No, not any more as a legal requirement. However it is highly advisable as solicitors carry out legal due diligence and conduct a property title check going back over 20 years; they ensure the property is free of any mortgage notes, claims, expropriations, rights-of-way and, in general, any legal encumbrances. In addition, solicitors ensure that all property taxes burdening the vendor have been paid.
Yes. A notary public is a government-appointed lawyer who processes and certifies all real estate transactions, including drawing up and reviewing all official documents, to ensure the legal transfer of the property.
Yes. It is essential to hire an accountant early on to help you with tax returns and explain property taxation.
Yes. Property Surveyors ensure that all acts associated with the building licensing of the property are based on lawful planning permissions. They are usually outsourced by the appointed Greek Law Firm.
Yes. This tax number (AFM) is mandatory for all property buyers, including foreigners and permanent residents abroad. It is issued on the spot at tax offices, free of charge.
The Tax Assessed Value is the estimated monetary value of a property according to the Greek tax authorities. As a general rule, a property's Tax Assessed value is significantly lower than its purchase price. The property's tax assessed value bears no relation to taxes paid. Transfer taxes are paid on the purchase price.
It is not necessary but it is convenient. All Greek banks have very efficient web banking systems in English language.
The process is fairly quick and uncomplicated. As a general rule, you must: - Appoint a Greek Lawyer (Your Greek lawyer will outsource the Notary Public and the Surveyor) - Sign a Letter of Intent which outlines the deal in principle and allows sufficient time for the purchase due diligence to take place, usually between 2 to 4 weeks. - Sign the pre-contract detailing terms of sale and payment schedule or the Final Notarial Purchase Contract.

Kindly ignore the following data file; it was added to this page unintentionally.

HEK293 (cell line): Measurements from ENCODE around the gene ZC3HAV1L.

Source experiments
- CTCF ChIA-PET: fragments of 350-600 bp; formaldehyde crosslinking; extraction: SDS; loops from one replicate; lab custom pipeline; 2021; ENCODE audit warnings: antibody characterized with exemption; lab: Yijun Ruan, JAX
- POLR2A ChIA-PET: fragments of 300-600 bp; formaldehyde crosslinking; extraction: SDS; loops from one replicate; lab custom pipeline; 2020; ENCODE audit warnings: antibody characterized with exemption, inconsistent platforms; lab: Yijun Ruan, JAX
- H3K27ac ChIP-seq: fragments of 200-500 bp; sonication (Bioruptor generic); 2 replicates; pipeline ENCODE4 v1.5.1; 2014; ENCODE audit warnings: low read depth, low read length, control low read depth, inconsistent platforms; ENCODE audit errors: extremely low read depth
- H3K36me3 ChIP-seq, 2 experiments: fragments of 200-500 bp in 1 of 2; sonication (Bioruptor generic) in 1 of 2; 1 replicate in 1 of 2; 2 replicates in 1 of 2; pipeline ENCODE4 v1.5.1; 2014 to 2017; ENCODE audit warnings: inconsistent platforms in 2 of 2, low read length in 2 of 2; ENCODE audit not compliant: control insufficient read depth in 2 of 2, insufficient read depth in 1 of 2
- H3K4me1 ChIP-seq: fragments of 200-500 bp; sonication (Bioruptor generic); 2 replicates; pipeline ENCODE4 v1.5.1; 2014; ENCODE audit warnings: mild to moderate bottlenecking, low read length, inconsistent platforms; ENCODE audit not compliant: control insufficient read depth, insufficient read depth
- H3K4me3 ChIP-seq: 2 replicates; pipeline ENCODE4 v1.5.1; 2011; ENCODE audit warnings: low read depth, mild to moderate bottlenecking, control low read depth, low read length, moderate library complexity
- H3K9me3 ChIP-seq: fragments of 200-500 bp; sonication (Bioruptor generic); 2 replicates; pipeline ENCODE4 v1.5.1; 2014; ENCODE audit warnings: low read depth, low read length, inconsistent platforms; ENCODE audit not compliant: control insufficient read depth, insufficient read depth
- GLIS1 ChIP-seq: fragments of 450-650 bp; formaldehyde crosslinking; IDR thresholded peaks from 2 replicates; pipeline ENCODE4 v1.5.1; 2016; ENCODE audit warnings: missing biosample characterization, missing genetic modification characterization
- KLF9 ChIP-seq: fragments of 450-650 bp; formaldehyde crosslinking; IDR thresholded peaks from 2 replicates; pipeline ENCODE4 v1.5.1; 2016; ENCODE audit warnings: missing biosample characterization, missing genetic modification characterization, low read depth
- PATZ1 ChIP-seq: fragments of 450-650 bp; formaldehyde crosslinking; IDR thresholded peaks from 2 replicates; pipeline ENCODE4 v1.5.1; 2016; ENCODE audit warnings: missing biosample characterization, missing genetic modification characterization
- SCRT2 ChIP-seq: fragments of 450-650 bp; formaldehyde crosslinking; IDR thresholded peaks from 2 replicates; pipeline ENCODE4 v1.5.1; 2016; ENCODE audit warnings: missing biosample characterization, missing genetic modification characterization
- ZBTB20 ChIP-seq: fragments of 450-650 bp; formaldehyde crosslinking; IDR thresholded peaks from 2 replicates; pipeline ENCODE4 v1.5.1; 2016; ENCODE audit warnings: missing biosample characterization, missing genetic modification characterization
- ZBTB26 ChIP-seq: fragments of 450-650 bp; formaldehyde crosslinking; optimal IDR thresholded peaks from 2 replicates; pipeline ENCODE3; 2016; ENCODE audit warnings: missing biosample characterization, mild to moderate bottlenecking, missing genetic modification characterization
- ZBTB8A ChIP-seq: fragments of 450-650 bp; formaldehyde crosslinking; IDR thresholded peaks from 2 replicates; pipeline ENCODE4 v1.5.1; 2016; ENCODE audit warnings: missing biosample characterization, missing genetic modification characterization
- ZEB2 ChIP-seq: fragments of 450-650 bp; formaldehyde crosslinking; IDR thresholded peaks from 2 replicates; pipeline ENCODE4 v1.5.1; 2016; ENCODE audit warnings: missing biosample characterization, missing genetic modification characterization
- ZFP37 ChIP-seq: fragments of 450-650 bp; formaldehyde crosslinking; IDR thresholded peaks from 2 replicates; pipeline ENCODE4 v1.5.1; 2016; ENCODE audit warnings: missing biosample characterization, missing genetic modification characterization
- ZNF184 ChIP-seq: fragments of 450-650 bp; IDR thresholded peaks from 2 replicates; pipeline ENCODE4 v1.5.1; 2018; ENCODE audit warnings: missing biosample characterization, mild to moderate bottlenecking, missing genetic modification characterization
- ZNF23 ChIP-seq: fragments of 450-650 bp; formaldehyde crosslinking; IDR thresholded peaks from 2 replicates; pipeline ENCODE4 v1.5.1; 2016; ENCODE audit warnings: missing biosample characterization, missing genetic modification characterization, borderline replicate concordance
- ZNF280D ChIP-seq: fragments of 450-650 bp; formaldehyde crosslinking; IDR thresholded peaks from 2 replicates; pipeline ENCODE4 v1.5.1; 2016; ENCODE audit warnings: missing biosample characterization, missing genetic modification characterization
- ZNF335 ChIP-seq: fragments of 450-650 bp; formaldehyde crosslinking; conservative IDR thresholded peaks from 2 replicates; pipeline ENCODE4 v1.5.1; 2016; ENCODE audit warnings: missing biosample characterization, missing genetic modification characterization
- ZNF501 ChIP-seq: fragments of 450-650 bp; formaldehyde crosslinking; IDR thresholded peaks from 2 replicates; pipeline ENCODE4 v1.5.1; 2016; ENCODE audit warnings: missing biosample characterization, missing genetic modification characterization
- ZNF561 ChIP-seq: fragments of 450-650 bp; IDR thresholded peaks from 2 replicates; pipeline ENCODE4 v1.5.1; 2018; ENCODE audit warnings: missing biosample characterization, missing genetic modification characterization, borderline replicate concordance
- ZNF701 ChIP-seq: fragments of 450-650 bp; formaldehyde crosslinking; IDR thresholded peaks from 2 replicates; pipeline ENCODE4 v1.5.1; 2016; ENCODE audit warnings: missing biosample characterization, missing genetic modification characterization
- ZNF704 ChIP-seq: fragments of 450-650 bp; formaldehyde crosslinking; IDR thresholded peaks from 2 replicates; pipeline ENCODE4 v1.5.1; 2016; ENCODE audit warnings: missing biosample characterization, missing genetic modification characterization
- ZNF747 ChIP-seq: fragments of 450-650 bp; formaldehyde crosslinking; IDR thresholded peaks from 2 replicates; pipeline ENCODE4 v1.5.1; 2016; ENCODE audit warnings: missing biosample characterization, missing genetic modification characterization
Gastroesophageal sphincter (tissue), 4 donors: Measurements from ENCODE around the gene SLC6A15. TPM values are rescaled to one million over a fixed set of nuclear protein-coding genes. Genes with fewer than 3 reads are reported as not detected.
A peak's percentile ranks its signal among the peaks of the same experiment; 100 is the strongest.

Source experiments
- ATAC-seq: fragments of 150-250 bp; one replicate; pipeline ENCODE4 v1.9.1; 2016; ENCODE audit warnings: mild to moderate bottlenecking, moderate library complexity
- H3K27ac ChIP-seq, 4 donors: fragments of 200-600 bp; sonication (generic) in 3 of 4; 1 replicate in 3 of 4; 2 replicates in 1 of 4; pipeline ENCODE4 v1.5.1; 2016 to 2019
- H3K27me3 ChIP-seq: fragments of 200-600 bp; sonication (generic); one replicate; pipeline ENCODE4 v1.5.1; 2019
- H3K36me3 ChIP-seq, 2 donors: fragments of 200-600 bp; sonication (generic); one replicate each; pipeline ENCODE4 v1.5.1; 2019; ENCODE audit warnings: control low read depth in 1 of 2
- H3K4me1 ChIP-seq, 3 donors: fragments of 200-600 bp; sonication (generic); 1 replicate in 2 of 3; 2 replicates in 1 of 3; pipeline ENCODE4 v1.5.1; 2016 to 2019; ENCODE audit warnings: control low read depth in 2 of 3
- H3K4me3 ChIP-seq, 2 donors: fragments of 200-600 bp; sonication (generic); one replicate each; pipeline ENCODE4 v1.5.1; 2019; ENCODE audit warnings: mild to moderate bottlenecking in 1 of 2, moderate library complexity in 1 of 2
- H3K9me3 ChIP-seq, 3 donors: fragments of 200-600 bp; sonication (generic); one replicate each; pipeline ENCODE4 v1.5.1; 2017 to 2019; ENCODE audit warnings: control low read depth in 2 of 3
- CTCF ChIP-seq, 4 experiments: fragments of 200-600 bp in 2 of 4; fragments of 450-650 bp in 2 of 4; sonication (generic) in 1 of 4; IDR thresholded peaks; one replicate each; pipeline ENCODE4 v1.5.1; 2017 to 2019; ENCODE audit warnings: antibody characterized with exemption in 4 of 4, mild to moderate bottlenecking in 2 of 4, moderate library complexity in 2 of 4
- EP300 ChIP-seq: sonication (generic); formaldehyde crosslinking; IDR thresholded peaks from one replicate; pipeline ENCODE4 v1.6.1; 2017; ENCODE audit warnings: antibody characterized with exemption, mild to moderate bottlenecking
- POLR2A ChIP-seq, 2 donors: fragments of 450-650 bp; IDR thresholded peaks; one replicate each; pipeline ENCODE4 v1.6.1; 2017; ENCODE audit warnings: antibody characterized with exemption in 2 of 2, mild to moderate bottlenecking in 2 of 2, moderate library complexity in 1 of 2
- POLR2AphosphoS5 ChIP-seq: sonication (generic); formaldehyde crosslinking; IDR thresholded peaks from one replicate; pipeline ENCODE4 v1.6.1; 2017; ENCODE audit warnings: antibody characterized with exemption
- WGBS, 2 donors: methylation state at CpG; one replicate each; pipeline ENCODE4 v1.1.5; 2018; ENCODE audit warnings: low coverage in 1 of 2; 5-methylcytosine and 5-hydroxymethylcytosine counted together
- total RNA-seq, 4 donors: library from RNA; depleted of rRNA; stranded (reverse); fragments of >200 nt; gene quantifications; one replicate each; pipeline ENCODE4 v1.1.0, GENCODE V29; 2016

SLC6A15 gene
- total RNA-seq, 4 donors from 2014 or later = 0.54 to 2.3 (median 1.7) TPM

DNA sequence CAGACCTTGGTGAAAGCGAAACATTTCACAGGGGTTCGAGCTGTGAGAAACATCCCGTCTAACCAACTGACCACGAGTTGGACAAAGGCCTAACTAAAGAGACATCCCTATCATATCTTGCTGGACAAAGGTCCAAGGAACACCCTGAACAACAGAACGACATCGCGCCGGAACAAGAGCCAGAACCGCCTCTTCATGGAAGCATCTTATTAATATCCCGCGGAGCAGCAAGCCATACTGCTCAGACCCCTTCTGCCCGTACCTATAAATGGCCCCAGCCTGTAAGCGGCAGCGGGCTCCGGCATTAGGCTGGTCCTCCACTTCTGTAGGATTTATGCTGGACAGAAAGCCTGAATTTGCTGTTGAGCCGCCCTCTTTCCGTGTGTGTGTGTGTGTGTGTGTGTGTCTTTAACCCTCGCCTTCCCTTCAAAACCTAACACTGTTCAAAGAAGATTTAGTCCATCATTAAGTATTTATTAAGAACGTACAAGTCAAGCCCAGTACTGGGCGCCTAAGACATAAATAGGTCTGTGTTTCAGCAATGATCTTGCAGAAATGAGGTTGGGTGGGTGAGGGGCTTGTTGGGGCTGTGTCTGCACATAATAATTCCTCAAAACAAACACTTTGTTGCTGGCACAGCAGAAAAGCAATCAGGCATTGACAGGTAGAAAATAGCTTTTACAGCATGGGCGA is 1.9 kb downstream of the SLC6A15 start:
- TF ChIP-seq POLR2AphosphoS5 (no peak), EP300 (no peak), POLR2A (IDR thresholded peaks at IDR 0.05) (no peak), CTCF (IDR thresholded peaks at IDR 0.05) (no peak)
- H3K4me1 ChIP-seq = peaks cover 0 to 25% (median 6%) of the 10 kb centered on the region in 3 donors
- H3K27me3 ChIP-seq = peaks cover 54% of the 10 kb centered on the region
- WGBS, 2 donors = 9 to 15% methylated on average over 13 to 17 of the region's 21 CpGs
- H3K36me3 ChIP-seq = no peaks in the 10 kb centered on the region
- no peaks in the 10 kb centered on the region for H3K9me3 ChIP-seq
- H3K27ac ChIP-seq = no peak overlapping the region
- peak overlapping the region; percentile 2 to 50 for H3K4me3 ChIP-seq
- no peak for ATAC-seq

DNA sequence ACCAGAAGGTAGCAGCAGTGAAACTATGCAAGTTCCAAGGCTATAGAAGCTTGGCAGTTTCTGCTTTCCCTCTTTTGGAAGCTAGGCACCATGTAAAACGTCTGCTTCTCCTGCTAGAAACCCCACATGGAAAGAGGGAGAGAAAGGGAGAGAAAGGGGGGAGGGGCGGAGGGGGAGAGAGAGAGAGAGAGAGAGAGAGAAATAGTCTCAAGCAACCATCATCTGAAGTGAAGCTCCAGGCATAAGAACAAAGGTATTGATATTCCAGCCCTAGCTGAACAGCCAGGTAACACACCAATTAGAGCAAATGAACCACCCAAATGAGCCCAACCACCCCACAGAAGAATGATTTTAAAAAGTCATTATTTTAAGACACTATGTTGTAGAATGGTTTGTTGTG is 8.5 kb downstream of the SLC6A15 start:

Closing costs, including all fees and taxes, are an estimated 10% on top of the purchase price.
Yes. The Greek State has mandated that all property ownership in Greece must be declared by filling out a form called E9 and submitting it to the Greek Tax Authorities. This is mandatory for every property owner in Greece, even for those who live abroad and have never filed tax returns in Greece or do not have an income in Greece. It will be taken care of by your Greek accountant or your Greek lawyer.
Property with an assessed value of less than 400,000 euro is exempt from tax. Please see the table below for the tax payable for any additional value: Assessed value amount % of next level Amount to pay in euro Total taxable amount Total tax in euro
400.000 0 0 400.000 0 100.000 0.10% 100 500.000 100 100.000 0.30% 300 600.000 400 100.000 0.60% 600 700.000 1,000.00 100.000 0.90% 900 800.000 1,900.00Remainder 1.00%
Inheritance Tax in Greece is now based on the value of the estate as a one off payment which is 1% of the value (for relations of the first and second degree). However, there is an allowance of €95.000 per person which is tax free which makes the tax a nominal amount in most cases. For example, on an inherited estate with a value of €250.000 the tax payable would be €1,550.
Mortgage applications are considered only to applicants that have already income records in Greece and additional security in the form of a second property in Greece.